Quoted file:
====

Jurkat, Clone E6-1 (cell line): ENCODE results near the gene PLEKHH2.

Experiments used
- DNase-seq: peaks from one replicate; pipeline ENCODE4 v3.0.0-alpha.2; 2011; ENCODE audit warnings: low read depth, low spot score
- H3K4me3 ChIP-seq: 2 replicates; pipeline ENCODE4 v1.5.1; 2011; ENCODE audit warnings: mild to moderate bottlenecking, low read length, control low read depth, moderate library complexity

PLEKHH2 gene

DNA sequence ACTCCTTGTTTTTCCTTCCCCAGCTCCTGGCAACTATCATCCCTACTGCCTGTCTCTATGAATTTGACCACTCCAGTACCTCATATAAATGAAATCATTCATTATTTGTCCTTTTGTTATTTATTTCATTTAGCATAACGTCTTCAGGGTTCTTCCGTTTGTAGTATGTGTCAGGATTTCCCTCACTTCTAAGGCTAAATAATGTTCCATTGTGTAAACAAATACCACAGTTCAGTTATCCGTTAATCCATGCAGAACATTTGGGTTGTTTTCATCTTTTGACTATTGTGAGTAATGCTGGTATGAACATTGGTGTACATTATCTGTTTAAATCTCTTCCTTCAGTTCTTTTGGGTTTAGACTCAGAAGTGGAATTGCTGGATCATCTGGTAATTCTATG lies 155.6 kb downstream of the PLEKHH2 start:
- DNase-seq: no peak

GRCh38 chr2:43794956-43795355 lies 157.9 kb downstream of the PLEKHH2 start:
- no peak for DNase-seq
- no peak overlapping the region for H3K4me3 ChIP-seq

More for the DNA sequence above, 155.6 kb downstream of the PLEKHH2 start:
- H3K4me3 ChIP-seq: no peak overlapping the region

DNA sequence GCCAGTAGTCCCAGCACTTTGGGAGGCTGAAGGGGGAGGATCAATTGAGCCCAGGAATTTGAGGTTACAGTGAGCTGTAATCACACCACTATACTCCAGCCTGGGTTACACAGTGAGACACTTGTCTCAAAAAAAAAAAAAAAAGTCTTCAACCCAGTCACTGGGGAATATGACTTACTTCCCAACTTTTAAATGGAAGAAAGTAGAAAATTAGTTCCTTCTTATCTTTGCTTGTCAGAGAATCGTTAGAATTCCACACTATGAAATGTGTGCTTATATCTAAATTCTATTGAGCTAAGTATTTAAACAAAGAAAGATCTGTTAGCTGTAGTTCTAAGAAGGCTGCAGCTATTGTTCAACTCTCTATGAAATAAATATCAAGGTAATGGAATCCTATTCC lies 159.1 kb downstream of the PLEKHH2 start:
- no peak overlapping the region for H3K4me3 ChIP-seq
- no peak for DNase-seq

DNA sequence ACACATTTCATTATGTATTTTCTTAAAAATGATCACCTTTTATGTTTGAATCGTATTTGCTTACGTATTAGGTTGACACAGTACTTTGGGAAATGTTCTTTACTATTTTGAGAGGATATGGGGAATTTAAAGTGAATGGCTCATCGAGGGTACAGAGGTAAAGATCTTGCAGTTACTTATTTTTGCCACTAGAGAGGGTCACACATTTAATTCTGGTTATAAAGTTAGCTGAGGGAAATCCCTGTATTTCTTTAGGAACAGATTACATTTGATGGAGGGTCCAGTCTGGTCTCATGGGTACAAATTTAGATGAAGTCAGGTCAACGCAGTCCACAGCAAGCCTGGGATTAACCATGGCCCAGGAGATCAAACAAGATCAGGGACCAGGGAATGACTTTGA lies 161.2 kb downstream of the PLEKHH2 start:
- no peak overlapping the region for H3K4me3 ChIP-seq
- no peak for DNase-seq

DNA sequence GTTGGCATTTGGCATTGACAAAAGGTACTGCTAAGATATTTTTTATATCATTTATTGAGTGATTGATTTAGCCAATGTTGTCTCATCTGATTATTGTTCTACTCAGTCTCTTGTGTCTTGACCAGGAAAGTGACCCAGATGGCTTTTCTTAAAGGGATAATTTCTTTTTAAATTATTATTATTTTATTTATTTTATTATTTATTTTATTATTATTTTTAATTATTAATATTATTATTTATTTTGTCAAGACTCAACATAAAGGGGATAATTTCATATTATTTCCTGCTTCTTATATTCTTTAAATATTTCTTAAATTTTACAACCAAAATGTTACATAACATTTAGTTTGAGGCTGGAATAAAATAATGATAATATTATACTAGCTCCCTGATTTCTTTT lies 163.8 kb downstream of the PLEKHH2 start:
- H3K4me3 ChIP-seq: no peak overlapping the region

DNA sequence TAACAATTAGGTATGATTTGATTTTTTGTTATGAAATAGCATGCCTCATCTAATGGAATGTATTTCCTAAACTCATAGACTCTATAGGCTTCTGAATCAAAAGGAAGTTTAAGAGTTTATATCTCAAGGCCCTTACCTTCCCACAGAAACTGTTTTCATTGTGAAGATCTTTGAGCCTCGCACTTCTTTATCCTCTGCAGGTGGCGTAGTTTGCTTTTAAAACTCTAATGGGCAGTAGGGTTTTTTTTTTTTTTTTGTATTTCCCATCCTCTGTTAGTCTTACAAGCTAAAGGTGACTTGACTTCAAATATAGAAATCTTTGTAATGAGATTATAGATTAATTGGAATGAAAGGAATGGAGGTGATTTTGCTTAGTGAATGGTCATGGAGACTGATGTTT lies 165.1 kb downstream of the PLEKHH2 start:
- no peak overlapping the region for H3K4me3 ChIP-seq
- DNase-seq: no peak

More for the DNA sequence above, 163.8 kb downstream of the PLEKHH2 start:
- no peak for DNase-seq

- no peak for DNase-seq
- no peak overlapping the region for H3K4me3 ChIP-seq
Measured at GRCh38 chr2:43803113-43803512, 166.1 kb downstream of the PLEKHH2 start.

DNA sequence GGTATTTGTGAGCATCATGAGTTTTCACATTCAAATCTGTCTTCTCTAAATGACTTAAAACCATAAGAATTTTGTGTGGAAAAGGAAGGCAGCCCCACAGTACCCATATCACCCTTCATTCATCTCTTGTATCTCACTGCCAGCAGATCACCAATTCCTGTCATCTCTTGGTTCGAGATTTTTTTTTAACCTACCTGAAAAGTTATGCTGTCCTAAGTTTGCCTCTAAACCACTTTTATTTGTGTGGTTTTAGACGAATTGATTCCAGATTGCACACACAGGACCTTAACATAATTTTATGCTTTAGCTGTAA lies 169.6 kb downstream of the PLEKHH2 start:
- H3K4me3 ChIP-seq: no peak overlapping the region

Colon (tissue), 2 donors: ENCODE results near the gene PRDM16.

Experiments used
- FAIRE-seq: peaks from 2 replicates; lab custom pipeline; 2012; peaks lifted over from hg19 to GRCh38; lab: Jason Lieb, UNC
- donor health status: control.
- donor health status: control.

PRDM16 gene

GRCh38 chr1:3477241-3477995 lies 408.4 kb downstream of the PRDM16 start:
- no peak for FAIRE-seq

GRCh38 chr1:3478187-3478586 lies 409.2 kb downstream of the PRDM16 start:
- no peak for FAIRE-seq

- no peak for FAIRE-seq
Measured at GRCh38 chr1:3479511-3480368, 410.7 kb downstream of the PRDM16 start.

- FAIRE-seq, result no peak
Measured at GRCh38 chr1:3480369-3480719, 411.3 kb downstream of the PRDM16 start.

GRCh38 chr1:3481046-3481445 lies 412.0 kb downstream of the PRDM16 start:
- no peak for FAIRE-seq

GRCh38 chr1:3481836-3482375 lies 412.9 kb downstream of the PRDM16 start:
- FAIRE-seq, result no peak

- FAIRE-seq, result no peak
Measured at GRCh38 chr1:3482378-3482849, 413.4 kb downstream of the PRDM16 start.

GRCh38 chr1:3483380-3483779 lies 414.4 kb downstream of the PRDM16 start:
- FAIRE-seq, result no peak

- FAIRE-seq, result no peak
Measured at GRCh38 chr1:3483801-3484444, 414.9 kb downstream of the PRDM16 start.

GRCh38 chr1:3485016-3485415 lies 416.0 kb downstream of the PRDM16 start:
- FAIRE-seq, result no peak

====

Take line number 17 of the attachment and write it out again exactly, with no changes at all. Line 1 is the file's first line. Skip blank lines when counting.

- no peak overlapping the region for H3K4me3 ChIP-seq